At the actual fights, the audience stands or sits around small arenas, small porcelain containers, for example. Each male cricket can only consider a second male in such narrow confines as competition for room and possible mating and will want to drive away the rival. The true character of a fighting cricket is only revealed in competition. To make the crickets even more aggressive, the keepers give the crickets female crickets to mate with before the confrontation—sex stimulates the desire to fight—and stimulate their feelers with sticks, hair-fine brushes, blades of grass or cat whiskers.
In contrast to dogfights, it is the rare exception for cricket fights to end fatally for the loser, who withdraws after losing a fight and, now worthless for addition competition, is first tossed in a plastic bucket and then freed in nature. The winner, in contrast, begins to loudly chirp after the battle. It is the triumph song of the strongest who has driven his rival from the field; his market value rises with each additional victory.
In the thirteenth century, the Chinese minister Jia Sidao wrote the legendary Book of Crickets, perhaps the first book of entomology ever written. Chinese fans of cricket-fighting still refer to the work today. But in Europe as well, the cricket is an animal with a very old link to humanity. The Greek poet Aesop, who probably lived in the sixth century BC, set a monument to the insect with his fable "The Ant and the Cricket," also known as "The Ant and the Grasshopper"; Jean de La Fontaine used it for one of his own fables, but the core of the story is identical. The seemingly light-hearted existence of the cricket, who chirps in the here and now and loves in a unrestrainedly promiscuous way without considering the long term consequences, is attacked for his short sighted laziness and contrasted to the provident, diligent life of the ant, who saves supplies, thus sacrificing the joys of summer life. At the start of the winter, however, not just the advantages of the ant are revealed, but also its hard-heartedness, Schadenfreude, and arrogance. It refuses to help the cricket in the least—it's his own fault for not storing supplies!—and hides behind fixed doors, tight borders.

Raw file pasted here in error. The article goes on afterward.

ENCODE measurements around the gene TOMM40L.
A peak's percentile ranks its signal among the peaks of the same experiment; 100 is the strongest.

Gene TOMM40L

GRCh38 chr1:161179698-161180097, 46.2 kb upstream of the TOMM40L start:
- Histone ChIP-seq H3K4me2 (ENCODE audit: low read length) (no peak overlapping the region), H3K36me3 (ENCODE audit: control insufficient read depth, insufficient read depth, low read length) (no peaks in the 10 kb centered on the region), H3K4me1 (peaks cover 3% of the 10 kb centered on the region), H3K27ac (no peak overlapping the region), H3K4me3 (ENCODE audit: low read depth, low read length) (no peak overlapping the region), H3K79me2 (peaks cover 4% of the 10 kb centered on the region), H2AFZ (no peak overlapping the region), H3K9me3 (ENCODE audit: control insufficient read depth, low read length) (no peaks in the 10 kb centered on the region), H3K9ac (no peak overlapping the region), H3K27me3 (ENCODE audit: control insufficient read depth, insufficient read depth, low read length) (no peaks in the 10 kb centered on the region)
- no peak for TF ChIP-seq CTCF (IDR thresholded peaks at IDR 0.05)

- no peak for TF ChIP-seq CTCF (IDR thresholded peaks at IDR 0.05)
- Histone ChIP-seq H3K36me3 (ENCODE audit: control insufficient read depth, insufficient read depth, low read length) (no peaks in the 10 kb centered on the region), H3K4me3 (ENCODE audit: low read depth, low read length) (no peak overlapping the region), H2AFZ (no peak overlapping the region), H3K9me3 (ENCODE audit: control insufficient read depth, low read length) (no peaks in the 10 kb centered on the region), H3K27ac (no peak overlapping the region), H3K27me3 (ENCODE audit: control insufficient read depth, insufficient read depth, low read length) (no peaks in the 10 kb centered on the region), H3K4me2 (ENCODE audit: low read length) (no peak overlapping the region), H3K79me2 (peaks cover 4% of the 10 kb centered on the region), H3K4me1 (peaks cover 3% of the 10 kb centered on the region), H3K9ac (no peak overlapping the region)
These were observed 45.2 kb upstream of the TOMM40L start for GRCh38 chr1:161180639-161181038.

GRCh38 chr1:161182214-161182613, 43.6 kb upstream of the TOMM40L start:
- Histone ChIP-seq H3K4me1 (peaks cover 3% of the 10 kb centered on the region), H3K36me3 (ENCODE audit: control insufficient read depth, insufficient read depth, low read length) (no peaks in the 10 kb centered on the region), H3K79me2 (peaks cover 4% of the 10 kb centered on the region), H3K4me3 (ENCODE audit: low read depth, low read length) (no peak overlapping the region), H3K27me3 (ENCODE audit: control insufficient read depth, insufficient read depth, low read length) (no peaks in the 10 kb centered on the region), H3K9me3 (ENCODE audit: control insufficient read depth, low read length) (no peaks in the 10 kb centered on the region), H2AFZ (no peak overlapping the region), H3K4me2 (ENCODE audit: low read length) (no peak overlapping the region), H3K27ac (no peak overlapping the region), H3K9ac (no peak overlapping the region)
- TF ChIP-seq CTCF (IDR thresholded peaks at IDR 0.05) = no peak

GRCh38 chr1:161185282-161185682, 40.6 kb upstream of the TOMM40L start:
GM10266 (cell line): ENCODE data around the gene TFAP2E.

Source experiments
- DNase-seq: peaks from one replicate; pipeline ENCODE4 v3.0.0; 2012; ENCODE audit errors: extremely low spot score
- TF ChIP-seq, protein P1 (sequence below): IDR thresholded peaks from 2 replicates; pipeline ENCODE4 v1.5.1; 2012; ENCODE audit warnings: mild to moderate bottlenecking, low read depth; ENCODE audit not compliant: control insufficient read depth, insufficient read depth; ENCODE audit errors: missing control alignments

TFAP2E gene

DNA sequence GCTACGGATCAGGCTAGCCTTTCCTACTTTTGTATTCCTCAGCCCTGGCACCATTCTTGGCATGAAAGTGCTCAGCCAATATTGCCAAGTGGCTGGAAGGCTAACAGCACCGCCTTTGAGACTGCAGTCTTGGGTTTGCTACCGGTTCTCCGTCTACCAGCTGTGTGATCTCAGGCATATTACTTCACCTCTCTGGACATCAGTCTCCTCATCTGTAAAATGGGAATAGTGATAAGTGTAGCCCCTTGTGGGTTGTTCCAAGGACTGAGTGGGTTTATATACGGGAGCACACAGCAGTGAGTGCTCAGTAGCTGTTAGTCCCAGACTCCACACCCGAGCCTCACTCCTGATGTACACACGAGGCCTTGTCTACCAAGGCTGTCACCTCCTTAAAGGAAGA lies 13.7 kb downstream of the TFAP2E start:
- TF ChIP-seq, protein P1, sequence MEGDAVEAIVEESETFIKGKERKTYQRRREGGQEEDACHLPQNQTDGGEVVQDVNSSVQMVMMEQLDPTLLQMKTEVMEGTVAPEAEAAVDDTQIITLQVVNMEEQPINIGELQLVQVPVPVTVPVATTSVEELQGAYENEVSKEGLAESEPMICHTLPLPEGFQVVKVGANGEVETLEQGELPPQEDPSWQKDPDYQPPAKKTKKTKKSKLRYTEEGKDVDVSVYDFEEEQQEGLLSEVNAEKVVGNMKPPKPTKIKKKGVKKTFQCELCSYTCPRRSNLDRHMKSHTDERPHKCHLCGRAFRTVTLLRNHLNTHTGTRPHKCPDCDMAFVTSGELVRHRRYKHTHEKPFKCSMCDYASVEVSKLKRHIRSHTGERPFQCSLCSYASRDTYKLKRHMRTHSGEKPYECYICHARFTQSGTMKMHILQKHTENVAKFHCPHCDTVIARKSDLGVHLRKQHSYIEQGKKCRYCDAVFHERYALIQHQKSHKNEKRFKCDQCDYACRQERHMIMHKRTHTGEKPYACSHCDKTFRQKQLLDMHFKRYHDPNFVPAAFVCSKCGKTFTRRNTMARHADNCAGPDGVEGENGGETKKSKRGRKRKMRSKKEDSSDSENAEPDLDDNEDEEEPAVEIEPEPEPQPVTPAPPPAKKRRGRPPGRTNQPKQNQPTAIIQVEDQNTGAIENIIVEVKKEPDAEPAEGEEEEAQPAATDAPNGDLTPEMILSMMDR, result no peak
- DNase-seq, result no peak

In his installation, Glückliche Zeiten (Happy Times), using the poem by Turkish writer Muzaffer Tayyip Uslu (1922–1946), Rémy Markowitsch poses the question: is it the cricket's fault that he sang all summer long? It seems complicated, but perhaps the matter is quite simple, for the human being repeats the same story over and over again in many different variations: the one flourishes because the others suffer want, and there's a system to that.